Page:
Monday, December 19, 2005


A few constructive criticisms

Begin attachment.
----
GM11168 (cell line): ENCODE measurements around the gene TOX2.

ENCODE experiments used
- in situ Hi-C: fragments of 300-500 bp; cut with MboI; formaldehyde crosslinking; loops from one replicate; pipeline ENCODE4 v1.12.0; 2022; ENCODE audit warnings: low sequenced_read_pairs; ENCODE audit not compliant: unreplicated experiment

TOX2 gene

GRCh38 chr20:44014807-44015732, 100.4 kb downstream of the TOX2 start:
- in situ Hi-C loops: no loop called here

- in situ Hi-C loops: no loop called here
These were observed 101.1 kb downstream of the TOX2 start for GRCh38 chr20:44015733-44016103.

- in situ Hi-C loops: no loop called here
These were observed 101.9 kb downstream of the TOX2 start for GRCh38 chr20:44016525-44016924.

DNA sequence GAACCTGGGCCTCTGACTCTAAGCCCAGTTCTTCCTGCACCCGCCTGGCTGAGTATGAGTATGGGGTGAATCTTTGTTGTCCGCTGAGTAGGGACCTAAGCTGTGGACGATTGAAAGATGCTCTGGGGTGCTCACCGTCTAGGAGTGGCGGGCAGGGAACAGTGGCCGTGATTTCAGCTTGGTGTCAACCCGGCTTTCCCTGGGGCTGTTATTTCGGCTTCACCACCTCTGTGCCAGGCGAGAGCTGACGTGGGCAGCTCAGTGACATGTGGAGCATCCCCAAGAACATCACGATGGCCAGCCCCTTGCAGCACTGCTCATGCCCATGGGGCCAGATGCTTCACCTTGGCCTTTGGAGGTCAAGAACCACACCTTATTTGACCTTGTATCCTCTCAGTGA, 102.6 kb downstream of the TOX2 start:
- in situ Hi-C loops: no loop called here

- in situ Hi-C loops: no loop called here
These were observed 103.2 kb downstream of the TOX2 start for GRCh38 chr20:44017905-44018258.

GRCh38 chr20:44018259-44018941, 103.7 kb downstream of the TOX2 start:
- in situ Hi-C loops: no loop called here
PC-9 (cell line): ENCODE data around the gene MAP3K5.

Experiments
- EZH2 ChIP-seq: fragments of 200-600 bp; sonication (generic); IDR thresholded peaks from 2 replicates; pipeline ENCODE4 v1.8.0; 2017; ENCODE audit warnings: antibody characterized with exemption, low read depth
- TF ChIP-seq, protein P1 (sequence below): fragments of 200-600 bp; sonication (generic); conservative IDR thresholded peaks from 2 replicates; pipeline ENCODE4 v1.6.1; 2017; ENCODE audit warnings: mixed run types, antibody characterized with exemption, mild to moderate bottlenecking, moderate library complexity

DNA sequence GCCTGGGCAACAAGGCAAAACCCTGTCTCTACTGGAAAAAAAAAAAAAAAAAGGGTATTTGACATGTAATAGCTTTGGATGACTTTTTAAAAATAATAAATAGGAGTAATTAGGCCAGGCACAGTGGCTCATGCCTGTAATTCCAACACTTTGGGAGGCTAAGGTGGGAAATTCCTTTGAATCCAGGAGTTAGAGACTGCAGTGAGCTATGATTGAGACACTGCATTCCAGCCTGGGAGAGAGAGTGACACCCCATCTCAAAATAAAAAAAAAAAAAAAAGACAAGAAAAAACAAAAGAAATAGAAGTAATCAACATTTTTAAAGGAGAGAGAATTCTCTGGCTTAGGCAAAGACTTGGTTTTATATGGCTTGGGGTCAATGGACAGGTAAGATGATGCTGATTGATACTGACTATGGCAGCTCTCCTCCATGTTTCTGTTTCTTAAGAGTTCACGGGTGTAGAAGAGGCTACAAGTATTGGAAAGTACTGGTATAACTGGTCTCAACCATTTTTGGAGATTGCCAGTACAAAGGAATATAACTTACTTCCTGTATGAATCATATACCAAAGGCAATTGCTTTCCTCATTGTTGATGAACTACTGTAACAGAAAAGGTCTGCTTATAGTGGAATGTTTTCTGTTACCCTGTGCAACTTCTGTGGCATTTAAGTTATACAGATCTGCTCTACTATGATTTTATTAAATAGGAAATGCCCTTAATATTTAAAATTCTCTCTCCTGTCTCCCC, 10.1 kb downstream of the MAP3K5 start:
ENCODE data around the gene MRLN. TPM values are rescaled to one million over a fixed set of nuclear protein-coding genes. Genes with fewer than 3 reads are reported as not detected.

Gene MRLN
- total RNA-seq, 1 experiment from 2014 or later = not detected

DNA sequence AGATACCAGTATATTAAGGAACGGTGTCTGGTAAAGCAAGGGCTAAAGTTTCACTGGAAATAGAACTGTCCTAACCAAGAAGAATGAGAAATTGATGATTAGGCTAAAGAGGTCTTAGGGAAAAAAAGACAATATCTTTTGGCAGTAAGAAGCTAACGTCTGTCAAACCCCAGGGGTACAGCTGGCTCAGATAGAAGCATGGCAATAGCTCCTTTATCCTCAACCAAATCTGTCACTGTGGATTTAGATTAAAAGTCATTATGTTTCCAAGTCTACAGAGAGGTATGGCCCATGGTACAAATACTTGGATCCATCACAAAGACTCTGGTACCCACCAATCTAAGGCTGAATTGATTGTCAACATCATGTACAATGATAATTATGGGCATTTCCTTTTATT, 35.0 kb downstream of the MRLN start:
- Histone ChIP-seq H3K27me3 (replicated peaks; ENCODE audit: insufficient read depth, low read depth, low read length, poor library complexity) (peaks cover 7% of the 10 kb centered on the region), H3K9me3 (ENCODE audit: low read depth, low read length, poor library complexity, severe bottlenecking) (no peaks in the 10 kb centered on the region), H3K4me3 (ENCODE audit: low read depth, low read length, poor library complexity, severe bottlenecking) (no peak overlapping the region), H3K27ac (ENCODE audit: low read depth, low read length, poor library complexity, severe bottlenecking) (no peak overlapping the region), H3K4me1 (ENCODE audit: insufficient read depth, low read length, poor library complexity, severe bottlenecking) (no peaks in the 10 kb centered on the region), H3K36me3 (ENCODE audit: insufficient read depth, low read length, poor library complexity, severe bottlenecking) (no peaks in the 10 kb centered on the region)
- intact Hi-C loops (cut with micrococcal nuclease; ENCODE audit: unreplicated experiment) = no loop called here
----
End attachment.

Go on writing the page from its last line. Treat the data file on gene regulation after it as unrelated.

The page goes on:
I think its great that interest in plant-made pharmaceuticals is growing, especially in the academic community. I try to stay on top of all things PMP, and this means reading most of the literature coming out of academia on this subject. I have to admit, though, I am kind of frustrated with the research currently being published. Industry, you've published a few dogs too, but all-in-all you guys seem to be at least a neck or two in front of academia towards understanding how to reach commercialization successfully. This is not the reaction to a single paper or presentation, but from a culmination of events. I offer my comments below. I guess you could call them my recommendations if you want to successfully commercialize your protein. Take them as they are: First and foremost (maybe because I am a biochemist) - purification. Please don't suggest that your enzyme of interest can be easily purified using only one or two purification steps. That may be the case if you harvest a couple of choice leaves, grind them in liquid nitrogen, perform an ammonium sulfate cut, and then purify using an affinity column. This method does not scale to the kilogram levels. When you start throwing in stems and bio-mass that may not have high expression levels, not to mention having to deal with all those oxidative phenolics and tons of cell-wall material clogging filters and membranes, it starts to get complicated. Ammonium sulfate is not the greatest material to deal with in large quantities, and your not going to be doing your initial grinding step using liquid nitrogen and a mortar and pestle. If you are lucky enough that your product makes it to the point of scale-up, you are dead in the water if you haven't planned ahead and developed an expression system/protein that is amenable to purification at large scale. Affinity tags - Use them to easily purify initial quantities for initial kinetics, etc, but get rid of them quick. The FDA isn't going to allow them as part of the final product (possible antigenic properties). Don't imply simple purification of your product if you use an affinity tag as part of your proposed purification scheme. Expression levels - That one plant that you babied all its life in a growth chamber gave really high expression levels. Put it out in a hot field with the sun beating down on it and watch the expression levels plummet. It is going to be extremely tough to replicate growing conditions from batch to batch no matter how you grow your crop. Even growth chambers can give produce differences. The questions that has to be answered before that initial tranformation attempt is where will this plant be grown? You then have to go back to your purification notes and factor in expression levels and their fluctuations from batch to batch. Inflating expression levels leads to problems during scale-up. Expression levels should be based on true minimum levels observed. Overall - I guess the point that I am getting too is that you can't just blindly transform a chunk of DNA into your favorite plant and expect to be shipping little vials of drugs in five years. I really think some homework has to be done before-hand. From my perspective, you have to start with that little vial full of protein and work backwards. For instance: Which enzyme/antibody do I want to make? How much protein do I need to make? Which plant am I going to use? What expression technology am I going to use (I think it is very important that several plant/expression technologies should be tested, and no affinity tags)? How is it most cost effective to grow (field, growth chamber, greenhouse)? What are my large-scale purification challenges (i.e phenolics, cell walls, etc. . .)? Is it still feasible to make this in a plant? Begin transformations Perform enzyme kinetics etc . . . Academia (and industry too sometimes), I realize that this is bench scale work and is years from being commercialized. I just don't think that work is going to be successful if you aren't thinking about how the work can be commercialized from day one. To be safe, these comments don't apply to all academia or industry. I just am trying to put forth a little constructive criticism to progress this body of work. I think these comments tie in pretty well with my comments from several months ago. Anyways, what do you think? Any comments? Am I wrong, right, leave anything out, put too much in?

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